Maine DHHS Institutes Asset Test for Food Stamps
An estimated 8,600 food stamp recipients in Maine whose assets exceed $5,000 may soon be ineligible to receive benefits, according to a new policy announced by the Maine Department of Health and Human Services on Tuesday.
Under the rule, disclosure of certain assets will be required when applying or re-applying for food stamps. If those assets exceed $5,000 in value, the applicant will be ineligible for benefits. The asset limit will apply to cash, snowmobiles, boats and motorcycles, among other items. Assets will not include home equity or the household’s primary vehicle.
“For too long Maine has had a loose welfare system that hands out benefits that other states wouldn’t,” said David Sorensen, adding that the new policy is meant to reverse the “culture of dependency” in the state.
The change, an effort to ensure that the food stamp (or SNAP) program is used as a last resort by those who have exhausted other options, was praised by Governor LePage. “Most Mainers would agree that before someone receives taxpayer-funded welfare benefits, they should sell non-essential assets and use their savings,” LePage said. “Hard-working Mainers should not … see snowmobiles, four-wheelers or jet skis in the yards of those who are getting welfare.”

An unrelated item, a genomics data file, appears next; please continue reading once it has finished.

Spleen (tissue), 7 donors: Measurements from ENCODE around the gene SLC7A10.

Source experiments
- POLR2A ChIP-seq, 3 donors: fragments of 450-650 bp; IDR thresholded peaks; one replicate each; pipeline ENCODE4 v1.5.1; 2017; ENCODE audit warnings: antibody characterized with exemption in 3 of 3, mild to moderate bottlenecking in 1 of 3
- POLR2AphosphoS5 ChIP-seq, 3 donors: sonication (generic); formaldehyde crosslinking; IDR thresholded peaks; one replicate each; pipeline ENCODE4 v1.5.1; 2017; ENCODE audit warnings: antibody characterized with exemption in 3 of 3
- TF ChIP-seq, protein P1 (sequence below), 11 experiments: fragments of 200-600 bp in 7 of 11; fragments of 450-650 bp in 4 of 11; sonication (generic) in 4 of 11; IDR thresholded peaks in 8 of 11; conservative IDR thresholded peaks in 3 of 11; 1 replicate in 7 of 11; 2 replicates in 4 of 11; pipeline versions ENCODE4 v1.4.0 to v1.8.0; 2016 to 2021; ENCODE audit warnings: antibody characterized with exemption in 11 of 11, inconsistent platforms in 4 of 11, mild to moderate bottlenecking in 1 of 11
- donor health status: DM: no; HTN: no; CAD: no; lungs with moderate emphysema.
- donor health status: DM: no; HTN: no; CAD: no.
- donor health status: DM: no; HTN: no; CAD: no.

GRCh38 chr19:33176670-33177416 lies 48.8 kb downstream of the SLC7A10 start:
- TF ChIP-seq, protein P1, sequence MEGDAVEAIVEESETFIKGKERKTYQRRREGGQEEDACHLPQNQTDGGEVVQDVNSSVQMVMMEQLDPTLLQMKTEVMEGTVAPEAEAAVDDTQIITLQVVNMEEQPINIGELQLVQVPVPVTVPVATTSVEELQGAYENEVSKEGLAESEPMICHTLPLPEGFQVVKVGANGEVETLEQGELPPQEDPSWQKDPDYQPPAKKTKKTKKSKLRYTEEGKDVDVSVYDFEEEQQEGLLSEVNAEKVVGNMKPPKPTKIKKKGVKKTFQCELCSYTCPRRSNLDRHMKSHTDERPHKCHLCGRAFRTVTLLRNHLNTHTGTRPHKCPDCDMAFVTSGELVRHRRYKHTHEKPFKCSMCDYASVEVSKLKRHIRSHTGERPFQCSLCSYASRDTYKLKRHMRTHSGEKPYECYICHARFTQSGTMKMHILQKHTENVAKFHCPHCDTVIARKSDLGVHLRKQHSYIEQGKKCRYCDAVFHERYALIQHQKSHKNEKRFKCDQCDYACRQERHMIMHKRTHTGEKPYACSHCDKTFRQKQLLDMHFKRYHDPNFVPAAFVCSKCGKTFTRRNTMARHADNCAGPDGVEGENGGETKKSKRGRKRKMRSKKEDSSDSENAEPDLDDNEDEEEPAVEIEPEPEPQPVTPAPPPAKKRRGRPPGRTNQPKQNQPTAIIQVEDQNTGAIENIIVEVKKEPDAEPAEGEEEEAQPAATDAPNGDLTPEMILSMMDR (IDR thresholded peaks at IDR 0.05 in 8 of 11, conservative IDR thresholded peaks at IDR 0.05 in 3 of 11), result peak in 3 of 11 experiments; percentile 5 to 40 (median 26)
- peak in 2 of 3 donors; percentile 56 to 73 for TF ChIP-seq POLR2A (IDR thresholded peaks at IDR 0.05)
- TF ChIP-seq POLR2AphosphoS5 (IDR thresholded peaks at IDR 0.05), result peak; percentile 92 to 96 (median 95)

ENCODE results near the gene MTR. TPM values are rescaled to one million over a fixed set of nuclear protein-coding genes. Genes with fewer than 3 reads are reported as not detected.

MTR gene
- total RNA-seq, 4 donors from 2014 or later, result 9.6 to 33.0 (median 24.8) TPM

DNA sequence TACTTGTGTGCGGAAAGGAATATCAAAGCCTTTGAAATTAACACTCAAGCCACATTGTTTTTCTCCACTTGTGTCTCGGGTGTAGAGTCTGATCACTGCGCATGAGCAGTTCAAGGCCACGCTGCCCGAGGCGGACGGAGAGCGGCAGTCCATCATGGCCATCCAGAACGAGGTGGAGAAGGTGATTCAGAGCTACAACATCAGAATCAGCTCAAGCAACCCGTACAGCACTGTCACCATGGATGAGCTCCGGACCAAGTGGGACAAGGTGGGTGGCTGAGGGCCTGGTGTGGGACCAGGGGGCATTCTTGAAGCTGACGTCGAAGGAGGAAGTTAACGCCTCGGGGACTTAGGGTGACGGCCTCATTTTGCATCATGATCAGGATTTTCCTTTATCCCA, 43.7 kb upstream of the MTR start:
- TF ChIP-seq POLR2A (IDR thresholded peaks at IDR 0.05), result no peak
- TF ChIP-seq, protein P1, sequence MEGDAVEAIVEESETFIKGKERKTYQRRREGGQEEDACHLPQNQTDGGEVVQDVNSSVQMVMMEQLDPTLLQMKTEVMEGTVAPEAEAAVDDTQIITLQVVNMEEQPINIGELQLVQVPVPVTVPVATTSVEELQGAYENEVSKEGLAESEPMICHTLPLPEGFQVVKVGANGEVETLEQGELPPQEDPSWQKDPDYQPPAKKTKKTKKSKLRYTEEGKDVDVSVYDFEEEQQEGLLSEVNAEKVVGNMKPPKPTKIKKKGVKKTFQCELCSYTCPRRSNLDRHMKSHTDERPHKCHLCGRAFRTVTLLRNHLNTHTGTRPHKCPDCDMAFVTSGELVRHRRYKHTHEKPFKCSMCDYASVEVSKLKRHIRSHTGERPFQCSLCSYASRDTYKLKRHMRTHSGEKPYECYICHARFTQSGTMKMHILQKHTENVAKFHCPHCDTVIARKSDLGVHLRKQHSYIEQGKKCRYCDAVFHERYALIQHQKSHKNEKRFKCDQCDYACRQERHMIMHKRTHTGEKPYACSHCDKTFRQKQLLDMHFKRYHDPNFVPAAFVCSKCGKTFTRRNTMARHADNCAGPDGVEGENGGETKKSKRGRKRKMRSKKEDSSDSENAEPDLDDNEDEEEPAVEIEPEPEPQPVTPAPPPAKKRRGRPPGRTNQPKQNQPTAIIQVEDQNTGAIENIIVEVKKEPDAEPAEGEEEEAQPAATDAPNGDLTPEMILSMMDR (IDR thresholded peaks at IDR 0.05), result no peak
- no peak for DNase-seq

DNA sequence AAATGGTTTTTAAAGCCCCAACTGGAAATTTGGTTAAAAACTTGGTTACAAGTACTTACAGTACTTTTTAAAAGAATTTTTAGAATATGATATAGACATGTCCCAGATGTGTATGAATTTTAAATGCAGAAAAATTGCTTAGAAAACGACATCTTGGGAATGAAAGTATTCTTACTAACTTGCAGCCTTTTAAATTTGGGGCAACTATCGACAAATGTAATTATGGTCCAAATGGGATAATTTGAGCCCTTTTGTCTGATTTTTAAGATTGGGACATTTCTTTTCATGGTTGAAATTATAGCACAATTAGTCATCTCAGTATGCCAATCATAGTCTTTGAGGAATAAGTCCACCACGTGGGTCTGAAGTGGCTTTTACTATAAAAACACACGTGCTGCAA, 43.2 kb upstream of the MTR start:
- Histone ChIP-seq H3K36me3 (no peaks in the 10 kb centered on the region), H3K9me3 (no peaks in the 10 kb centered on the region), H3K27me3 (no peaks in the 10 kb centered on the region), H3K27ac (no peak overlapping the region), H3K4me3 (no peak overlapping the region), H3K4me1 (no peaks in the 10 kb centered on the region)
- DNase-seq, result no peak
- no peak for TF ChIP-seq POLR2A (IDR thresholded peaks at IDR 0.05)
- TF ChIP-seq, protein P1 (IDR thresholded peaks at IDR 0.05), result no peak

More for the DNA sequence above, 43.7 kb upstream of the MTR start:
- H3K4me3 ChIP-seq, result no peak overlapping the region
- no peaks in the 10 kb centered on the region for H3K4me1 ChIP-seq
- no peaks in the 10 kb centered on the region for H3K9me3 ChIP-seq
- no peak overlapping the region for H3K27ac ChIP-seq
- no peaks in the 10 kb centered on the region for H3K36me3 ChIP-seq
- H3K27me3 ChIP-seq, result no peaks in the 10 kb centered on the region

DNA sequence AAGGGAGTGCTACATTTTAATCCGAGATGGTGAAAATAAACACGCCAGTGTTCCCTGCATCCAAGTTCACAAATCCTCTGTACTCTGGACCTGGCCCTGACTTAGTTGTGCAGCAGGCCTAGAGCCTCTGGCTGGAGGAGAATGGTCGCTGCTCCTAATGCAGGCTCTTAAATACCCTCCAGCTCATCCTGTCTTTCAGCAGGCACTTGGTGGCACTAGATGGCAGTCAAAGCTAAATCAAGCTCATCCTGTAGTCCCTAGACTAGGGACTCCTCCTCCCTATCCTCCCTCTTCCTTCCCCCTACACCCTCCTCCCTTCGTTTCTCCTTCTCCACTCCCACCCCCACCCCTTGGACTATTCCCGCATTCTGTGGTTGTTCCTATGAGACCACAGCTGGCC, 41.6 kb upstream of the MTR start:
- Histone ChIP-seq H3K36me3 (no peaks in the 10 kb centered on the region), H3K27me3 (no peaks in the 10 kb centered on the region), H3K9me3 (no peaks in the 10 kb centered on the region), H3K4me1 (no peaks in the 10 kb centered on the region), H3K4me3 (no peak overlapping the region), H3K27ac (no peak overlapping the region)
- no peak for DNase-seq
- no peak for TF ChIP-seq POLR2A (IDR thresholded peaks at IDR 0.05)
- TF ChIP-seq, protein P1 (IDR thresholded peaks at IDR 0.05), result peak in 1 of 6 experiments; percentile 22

“When people see that some are using welfare as a first line of defense to keep their boats and motorcycles, rather than using welfare as a safety net, it hurts the public perception of the program,” said DHHS Commissioner Mary Mayhew, who has a long record of curbing inefficiencies in Maine’s welfare system.
The change represents a continuation of the reforms to the food stamp program begun in 2014, when the LePage administration re-imposed work requirements for able-bodied adults, causing a dramatic drop in enrollments.
Some Democrats oppose the change, claiming that it places judgment on Mainers facing difficult times. However, Democratic Senator Anne Haskell of Portland approves of the concept.
DHHS hopes to begin implementing the rule by November 1st.
A public hearing will be held in Augusta on October 6th to discuss the policy.